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Railroad quiet zones a big part of mayor's '09 budget

WILLMAR -- Willmar Mayor Les Heitke is suggesting the city spend $179,478 in his proposed $20,842,162 budget for 2009 to establish railroad quiet zones at Willmar Avenue Southwest and 10th Street Southwest.

During his budget presentation to the Willmar City Council Monday night, Heitke said those crossings may not be the best or most important, but are two of eight crossings he thinks the city can address, "and we will keep working on that in future.''

He said the city has the opportunity to establish a quiet zone at Willmar Avenue because the crossing will be shifted to the north and a new crossing and structures can be installed when Willmar Avenue is rebuilt next year.

Also, Heitke said he thinks the city has a better chance to establish a quiet zone at 10th Street rather than at Seventh Street, which he said is the biggest problem but is more complicated and expensive.

He said the city must finance the solutions and reach agreement with Burlington Northern Santa Fe Railway because the railroad is a private company and owns the tracks and land.

The council and city have discussed and looked for solutions to citizens' complaints about increased train noise for the past couple of years. The federal government required the use of locomotive horns at crossings, and in 2005 the Federal Railroad Administration allowed horns to be banned in quiet zones, provided certain safety measures are enacted.

"We're trying to do the best we can without burdening the taxpayer,'' he said.

The 2009 budget is down $1,776,000 from the 2008 budget because spending on capital improvements will be down next year. In 2008, the city spent money on road and other improvements in the old airport where the industrial park is expanding. For 2009, no new projects have been identified in the industrial park; therefore expenditures for the industrial park are less in 2009.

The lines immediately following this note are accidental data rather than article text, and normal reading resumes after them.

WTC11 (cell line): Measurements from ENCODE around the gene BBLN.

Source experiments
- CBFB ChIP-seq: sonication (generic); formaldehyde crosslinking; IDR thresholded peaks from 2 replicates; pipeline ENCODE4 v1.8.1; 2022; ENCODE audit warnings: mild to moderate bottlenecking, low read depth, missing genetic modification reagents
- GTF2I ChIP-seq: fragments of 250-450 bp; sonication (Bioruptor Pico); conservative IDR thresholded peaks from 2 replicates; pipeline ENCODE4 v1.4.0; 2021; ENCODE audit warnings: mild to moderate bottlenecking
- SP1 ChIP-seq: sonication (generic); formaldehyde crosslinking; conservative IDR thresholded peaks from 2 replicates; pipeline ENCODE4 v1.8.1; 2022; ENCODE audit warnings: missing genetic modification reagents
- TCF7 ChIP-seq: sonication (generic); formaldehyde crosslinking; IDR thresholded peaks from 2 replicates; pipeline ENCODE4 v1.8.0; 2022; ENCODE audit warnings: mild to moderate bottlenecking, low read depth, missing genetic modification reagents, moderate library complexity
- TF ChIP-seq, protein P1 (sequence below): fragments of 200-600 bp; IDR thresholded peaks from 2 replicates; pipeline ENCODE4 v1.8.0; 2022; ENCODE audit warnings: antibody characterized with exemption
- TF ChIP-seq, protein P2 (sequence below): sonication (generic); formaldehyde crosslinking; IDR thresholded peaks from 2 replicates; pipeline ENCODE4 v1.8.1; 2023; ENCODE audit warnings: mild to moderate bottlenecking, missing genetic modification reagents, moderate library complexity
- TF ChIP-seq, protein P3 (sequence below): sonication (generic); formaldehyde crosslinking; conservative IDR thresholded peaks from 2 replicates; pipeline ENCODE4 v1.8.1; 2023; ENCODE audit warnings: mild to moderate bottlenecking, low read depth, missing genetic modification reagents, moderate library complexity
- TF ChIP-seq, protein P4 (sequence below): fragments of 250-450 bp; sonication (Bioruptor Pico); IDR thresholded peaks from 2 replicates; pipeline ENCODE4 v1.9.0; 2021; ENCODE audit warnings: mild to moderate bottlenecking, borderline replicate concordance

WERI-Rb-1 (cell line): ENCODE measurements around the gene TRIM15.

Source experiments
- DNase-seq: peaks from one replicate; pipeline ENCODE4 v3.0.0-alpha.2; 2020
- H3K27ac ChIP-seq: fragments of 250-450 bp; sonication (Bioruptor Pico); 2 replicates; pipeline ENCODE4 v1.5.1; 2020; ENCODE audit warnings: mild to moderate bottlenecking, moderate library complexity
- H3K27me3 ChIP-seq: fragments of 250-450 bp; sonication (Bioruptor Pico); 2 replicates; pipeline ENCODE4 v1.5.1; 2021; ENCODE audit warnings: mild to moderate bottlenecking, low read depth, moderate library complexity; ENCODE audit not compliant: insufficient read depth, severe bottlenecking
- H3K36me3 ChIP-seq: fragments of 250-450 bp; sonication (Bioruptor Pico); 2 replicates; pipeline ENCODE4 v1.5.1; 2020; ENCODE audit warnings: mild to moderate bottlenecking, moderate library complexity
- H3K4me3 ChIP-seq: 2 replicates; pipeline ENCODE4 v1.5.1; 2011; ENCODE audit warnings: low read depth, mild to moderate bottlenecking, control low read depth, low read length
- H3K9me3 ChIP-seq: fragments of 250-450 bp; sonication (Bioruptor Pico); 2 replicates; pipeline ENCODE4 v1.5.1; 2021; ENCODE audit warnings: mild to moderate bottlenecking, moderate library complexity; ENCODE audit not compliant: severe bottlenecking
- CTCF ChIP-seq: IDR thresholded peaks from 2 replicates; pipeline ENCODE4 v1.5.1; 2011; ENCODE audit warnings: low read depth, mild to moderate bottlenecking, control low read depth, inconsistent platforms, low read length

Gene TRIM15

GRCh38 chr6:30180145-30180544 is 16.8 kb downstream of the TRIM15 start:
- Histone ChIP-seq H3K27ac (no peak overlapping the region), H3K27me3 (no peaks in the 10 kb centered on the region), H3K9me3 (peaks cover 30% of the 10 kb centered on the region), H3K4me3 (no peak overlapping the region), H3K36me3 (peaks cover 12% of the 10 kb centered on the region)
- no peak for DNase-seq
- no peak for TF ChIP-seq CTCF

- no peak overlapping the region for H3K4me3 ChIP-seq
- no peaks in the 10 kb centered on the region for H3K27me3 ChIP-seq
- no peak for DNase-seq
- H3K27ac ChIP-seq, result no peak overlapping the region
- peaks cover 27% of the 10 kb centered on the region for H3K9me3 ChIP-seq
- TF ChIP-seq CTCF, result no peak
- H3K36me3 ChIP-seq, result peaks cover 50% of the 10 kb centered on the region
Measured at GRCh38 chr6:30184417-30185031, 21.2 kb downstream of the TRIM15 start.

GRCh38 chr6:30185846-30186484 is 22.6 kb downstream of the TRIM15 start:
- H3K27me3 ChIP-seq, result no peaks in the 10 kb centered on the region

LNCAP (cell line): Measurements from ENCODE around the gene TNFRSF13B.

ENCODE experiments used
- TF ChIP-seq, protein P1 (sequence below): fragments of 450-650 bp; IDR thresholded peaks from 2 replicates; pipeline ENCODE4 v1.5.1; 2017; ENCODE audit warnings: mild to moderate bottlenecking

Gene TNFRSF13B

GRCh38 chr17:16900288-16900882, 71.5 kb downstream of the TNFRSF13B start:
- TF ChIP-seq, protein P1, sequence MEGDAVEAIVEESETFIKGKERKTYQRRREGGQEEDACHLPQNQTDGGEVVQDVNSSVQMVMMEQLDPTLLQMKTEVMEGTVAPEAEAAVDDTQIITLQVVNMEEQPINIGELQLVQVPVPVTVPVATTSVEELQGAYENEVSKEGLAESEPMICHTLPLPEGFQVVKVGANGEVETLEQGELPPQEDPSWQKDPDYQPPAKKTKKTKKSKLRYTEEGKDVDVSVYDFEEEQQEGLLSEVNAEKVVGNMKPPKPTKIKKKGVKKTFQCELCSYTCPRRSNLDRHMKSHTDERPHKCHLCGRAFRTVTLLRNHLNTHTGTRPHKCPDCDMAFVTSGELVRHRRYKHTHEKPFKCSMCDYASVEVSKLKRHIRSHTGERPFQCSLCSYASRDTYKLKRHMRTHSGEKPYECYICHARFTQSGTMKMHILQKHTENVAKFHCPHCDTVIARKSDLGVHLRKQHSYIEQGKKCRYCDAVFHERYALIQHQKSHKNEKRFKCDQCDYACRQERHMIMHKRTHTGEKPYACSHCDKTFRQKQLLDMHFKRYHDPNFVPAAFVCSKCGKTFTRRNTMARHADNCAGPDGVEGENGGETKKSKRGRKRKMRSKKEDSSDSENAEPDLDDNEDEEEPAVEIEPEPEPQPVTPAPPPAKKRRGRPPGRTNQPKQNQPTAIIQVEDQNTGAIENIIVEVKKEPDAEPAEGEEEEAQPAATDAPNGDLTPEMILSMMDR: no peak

Heitke said revenue from the local option sales tax, which paid for those projects, will be collected and set in reserve for new projects.

The levy will increase 4.1 percent from $3,383,646 in 2008 to $3,525,325 in 2009, up by $141,679.

Heitke said Willmar has the lowest tax capacity rate of 13 regional cities in Minnesota.

Heitke said local government aid from the state, up $220,000 for 2009, accounts for 20.7 percent of the city's revenue. Revenue from charges for services is the second-largest source of revenue at 20.3 percent. Revenue from property taxes is third-highest at 15.8 percent.

Heitke said no employees will be added in 2009, even though new streets and facilities are added, requiring more time and effort from all city staff.

Regarding storm water problems, Heitke said staff have identified six to eight crucial areas where water ponding and retention are problems, including larger piping for storm water control and movement when Willmar Avenue is rebuilt.

"We think we have a plan that will continue to address storm water problems, but we can only do so much each year with a limited amount of money. But we are making plans and progress,'' he said.

Heitke said the Finance Committee will discuss the budget for the next two months. In early December, the council will have a public hearing and approve the budget before the end of 2008.